His own strategy for dealing with dystonia. (37:41)

My fear, and it's so funny that we're even talking about this right now, but my fear is actually being on screen. So it's even when I look back on the Mr. Korman shoot that I did, nobody knew what was going on in my head, nope, I'm not intended, but I was thinking about it constantly where all these other actors could just be normal nervous and be worried about forgetting their lines or flubbing, whatever the case may be. I wasn't thinking about any of that shit. Like, you know, this guy's in front of me, and he's running a line and I know it because I am a sick bastard and go to sleep, wake up, shower, go on a run, and I'm constantly going over these lines because it's that important to me. But really, all I'm thinking about is what is the best position to look at this gentleman in front of me so that I don't shake, or how can I do this kind of neurological trick to trick my brain by touching the side of my face. But then further still, how can I do that and make it seem as though my character is just doing that naturally while having a conversation. This is the shit that scares me, man, because I think about the fact that I want to start in this movie that I'm writing, and I'm like purposefully not trying to write like stares ahead intensely. Like, you know what I mean? So that my head doesn't shake. And it's crazy. And I know it's kind of a first world problem at this point. But I guess, you know, I think the reason we're talking about it right now is because, yes, so many people have underlining things that they deal with personally that nobody else would know. And it's torture, man. It scares me. It scares me. What if I've given this to my son? What if it becomes extremely debilitating and I become a burden to my, my wife and my family? But at the same time, yellow, I have to focus on the present. I have to look back on what I wish I could have been focusing on in the basement. What I have right now is my health. I am able to sit and have a conversation and most people don't really notice it. And I will be damned if I allow it to stop me from writing or doing these things just because it's like someone's poking you 24/7. You got to live with it. Adaptation. It's one of our mankind's greatest features, I believe. So that's where I'm at with it. There's going to be really interesting to watch you. I feel like one of the things, there's a subset of artists that, and I, while I, I'll put myself in this basket though, the way that I address it is more through business than artistry.

Sean's transitions and willingness to share his struggles (40:12)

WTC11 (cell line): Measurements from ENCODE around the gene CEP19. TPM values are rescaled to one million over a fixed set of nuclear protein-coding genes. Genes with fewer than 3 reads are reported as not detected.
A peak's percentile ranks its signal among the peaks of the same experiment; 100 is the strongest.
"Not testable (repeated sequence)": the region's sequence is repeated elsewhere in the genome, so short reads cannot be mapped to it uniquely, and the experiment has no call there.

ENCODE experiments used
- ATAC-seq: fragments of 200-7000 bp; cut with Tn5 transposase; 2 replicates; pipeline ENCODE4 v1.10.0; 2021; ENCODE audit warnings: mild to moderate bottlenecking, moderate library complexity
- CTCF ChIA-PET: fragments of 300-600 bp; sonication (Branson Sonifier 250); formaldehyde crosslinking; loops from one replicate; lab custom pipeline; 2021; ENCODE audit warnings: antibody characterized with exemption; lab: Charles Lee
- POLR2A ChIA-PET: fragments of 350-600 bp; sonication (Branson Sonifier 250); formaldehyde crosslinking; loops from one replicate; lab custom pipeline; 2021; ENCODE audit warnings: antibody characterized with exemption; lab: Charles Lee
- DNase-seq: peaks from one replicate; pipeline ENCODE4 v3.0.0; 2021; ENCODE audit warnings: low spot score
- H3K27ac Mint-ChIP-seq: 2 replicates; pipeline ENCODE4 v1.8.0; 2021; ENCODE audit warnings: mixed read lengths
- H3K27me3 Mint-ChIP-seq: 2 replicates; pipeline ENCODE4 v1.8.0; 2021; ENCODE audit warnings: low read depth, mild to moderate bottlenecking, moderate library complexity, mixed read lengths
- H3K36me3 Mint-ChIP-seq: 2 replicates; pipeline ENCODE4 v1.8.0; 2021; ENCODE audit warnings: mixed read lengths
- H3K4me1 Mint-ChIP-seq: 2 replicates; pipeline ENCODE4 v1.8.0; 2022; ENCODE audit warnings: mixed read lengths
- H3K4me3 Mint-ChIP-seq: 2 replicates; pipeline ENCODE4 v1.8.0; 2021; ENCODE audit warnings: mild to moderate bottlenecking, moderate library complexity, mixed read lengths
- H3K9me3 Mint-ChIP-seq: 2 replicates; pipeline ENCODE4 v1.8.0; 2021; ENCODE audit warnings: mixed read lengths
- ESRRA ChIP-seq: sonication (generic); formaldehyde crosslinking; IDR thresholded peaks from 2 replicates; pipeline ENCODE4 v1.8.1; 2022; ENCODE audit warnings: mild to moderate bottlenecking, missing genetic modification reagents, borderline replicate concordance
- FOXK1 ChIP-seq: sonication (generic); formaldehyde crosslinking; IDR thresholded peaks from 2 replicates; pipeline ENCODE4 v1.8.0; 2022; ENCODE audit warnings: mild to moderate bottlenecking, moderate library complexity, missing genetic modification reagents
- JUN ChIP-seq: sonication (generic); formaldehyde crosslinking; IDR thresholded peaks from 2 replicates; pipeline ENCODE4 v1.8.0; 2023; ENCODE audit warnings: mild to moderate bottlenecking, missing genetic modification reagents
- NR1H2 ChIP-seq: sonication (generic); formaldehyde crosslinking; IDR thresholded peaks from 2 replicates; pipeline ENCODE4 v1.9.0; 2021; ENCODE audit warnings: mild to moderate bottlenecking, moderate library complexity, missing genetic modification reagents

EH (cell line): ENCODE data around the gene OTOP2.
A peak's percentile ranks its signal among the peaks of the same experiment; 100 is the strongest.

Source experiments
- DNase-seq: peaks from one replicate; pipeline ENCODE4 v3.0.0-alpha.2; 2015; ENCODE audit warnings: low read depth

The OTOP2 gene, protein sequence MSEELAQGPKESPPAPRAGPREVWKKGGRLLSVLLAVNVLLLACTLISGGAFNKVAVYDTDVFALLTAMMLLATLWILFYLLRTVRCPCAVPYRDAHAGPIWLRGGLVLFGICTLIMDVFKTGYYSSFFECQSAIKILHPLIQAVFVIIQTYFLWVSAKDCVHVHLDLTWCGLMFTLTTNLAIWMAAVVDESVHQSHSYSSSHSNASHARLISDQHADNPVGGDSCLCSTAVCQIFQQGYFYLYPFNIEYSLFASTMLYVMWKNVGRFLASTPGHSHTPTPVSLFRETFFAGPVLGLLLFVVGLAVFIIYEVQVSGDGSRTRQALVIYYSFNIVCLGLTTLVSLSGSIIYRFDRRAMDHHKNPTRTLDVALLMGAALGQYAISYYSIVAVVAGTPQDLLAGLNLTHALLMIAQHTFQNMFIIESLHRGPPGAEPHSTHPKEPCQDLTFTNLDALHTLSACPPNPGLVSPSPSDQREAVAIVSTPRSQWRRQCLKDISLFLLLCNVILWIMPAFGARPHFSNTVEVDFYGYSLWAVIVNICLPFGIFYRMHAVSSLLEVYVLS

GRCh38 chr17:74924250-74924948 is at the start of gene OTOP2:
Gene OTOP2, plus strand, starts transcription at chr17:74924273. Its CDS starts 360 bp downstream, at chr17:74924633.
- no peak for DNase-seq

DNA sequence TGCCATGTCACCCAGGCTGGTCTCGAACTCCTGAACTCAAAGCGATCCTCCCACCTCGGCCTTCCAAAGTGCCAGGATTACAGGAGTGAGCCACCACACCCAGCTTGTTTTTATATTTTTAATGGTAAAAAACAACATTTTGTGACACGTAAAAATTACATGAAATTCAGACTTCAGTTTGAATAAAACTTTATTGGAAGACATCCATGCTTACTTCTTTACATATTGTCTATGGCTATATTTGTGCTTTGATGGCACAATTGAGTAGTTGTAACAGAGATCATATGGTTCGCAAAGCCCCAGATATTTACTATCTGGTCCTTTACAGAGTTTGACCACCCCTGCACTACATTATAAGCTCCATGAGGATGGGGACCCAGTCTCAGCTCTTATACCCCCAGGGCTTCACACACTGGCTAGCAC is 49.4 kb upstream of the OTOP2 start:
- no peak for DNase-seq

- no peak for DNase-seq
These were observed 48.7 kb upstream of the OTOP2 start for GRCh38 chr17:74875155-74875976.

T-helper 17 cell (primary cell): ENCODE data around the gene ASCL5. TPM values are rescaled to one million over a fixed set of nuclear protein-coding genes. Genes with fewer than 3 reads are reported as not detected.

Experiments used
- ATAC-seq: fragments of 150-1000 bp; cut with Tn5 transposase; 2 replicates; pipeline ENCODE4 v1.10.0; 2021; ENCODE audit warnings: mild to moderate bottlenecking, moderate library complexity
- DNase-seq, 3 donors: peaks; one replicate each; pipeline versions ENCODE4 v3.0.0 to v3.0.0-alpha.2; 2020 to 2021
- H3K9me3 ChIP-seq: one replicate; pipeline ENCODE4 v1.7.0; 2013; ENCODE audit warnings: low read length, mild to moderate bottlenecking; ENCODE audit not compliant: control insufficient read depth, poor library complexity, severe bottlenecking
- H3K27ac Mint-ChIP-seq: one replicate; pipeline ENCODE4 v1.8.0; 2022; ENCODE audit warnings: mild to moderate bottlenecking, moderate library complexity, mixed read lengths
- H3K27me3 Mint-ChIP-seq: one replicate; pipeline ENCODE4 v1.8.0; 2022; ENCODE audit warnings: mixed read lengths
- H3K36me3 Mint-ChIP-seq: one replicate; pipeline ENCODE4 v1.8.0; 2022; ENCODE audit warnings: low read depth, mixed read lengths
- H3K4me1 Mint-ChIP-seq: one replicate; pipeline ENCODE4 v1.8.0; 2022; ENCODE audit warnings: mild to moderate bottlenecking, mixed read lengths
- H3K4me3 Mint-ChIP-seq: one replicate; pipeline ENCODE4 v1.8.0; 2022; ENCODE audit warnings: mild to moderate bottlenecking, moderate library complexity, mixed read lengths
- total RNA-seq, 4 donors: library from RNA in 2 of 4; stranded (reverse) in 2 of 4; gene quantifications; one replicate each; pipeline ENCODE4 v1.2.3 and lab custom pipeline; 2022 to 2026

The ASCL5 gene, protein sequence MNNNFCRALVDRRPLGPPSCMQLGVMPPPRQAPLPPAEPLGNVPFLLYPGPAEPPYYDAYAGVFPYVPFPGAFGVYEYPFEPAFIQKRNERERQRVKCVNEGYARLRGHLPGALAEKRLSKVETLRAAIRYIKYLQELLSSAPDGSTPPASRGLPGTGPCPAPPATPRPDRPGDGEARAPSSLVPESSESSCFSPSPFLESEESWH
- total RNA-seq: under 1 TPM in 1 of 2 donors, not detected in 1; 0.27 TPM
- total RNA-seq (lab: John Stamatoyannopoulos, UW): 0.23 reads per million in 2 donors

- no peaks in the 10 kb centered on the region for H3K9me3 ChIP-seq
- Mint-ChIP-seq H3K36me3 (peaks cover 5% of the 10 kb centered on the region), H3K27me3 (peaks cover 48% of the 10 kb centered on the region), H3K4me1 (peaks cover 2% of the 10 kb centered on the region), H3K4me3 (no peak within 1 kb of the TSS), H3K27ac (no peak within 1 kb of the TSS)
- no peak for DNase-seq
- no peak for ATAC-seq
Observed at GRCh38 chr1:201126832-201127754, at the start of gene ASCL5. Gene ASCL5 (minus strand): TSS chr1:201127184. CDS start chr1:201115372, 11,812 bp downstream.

But because I feel like I've learned everything the hard way in my life, I feel the sense of like, yo, you can actually solve these problems. And so I want to help other people learn easily what took me great pains to learn. And so watching you, watching the transition, seeing how, one, seeing how good you got at rap, which is really quite extraordinary, watching you deal with all the criticism around race and all of that. And now watching you transition into writing, which of course everybody told you you wouldn't be able to do. It's so it's like, you know, watching all these transitions. And now, you know, obviously I wouldn't wish upon you that it's more difficult for you than the next person. But as somebody who's already established themselves as somebody that is of tremendous use to other people, because you're willing to talk about it, because you, you know, have created all these strategies for dealing with things, yeah, it'll be interesting to watch how you continue to give to other people as you go through this. Just, just one thing I do want to say, which I think is really funny, you kind of saying, you know, yeah, all these people saying, oh, you know, you can't write, you know, you're not going to be able to write a write a fictional novel or your memoir won't do good or you can't, you're not going to be an actor, you're just the rapper guy or blah, blah, blah. Now at this phase of my life, those things don't, like, I don't hear that. I mean, I acknowledge it. I know, I'm a human being, sometimes it hurts to hear it. But I've gone through it my whole life being told what I can or can't do, not only personally, but then professionally, you'll never be a rapper, you'll never sell out the garden, you'll never this, you'll never that. And knowing that every single thing that is, you know, I've been told that I couldn't do, I actually achieved it. And so as a man, you know, at 30 and stepping back and realizing my worth as a human being, now stepping into this next round, this next chapter of creativity, I know I can, I know I can. And to, and for me, that's what this book is, that's what this conversation is. It's letting people know like, dude, you can do it, because at the end of the day, I just feel like we're all kids, like everyone's like, you know, first graders with nuclear codes as adults, it's weird, you know, but it's like, how could you look a beautiful child in the face and be like, you fucking suck, like you're never gonna make like this, like nobody would do, I mean, maybe 1% of the world would do that. Such a disgusting concept to think of. And when I look at, you know, other people, when they tell me their dreams and their ambitions and all this, I see this child inside of them that is pure and excited. And I root for that person, because the child in me has been stepped on and kicked, but it's still standing. So moving into this next chapter, I think the biggest thing, even though it's hard, even though my own voice goes, you can't do it, you're a fraud, they're everyone's gonna know. I still say, yes, you can, you know, you can, you can do this.